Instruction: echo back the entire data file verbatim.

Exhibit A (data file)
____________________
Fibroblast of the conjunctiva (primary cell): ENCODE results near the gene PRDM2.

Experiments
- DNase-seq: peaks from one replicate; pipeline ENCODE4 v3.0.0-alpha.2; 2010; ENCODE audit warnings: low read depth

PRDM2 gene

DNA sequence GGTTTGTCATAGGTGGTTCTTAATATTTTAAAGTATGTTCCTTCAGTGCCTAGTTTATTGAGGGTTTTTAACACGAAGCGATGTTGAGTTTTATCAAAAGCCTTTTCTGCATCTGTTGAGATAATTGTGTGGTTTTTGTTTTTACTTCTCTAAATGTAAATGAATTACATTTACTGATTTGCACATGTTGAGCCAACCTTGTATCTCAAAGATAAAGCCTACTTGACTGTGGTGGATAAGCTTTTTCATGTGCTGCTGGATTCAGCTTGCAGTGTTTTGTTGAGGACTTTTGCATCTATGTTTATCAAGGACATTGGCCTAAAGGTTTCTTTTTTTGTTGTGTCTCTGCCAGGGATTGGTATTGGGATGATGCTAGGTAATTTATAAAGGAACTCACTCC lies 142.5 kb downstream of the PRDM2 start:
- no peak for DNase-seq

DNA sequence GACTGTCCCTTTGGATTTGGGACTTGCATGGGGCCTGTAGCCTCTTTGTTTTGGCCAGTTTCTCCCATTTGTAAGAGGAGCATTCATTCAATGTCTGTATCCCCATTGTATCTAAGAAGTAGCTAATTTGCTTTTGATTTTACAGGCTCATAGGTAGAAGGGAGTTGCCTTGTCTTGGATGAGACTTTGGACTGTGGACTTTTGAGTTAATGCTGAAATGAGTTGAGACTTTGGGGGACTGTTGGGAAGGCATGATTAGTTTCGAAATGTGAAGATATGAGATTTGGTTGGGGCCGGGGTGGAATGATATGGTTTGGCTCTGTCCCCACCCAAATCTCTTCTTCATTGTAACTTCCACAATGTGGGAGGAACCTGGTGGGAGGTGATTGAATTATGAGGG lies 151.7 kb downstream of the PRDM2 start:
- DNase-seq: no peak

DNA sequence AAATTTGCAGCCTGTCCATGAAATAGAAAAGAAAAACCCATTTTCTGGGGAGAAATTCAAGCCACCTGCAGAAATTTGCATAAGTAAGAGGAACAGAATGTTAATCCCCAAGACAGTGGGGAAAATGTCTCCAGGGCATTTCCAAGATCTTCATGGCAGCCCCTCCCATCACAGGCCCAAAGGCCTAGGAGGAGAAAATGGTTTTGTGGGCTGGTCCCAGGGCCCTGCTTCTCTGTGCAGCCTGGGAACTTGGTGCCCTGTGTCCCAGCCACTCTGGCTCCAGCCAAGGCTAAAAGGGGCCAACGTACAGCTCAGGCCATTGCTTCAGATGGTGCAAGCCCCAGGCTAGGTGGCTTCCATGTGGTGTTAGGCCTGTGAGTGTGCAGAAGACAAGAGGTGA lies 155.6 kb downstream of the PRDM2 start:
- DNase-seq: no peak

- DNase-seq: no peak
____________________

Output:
Fibroblast of the conjunctiva (primary cell): ENCODE results near the gene PRDM2.

Experiments
- DNase-seq: peaks from one replicate; pipeline ENCODE4 v3.0.0-alpha.2; 2010; ENCODE audit warnings: low read depth

PRDM2 gene

DNA sequence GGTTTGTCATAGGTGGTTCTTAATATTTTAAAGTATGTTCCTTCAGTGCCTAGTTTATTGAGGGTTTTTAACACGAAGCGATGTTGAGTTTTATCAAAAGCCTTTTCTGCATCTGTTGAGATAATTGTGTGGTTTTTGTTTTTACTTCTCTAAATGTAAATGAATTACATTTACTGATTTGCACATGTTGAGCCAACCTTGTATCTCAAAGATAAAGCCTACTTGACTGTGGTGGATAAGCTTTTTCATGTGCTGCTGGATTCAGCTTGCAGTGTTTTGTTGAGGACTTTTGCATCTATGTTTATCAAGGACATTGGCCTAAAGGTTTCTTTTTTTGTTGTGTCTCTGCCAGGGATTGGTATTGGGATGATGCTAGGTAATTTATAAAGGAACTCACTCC lies 142.5 kb downstream of the PRDM2 start:
- no peak for DNase-seq

DNA sequence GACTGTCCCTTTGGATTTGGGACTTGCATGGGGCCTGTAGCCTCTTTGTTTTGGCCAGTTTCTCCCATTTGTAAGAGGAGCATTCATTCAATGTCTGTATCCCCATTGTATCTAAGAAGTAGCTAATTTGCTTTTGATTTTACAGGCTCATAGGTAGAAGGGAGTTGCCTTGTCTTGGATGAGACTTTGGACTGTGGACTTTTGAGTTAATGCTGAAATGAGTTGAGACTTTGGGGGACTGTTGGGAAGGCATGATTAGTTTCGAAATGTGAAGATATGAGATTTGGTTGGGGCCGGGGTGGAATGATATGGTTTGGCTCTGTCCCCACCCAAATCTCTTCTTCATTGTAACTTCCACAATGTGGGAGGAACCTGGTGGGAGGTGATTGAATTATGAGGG lies 151.7 kb downstream of the PRDM2 start:
- DNase-seq: no peak

DNA sequence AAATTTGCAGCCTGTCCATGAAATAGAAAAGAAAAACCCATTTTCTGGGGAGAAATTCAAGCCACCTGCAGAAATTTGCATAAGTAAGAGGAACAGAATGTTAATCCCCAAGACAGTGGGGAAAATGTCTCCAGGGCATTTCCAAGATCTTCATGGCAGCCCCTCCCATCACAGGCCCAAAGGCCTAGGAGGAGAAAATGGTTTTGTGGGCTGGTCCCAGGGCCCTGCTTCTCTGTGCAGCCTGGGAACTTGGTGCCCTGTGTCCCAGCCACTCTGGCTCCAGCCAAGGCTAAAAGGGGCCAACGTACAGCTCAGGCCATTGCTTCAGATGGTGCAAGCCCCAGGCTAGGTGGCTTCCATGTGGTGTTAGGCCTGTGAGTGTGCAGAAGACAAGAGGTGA lies 155.6 kb downstream of the PRDM2 start:
- DNase-seq: no peak

- DNase-seq: no peak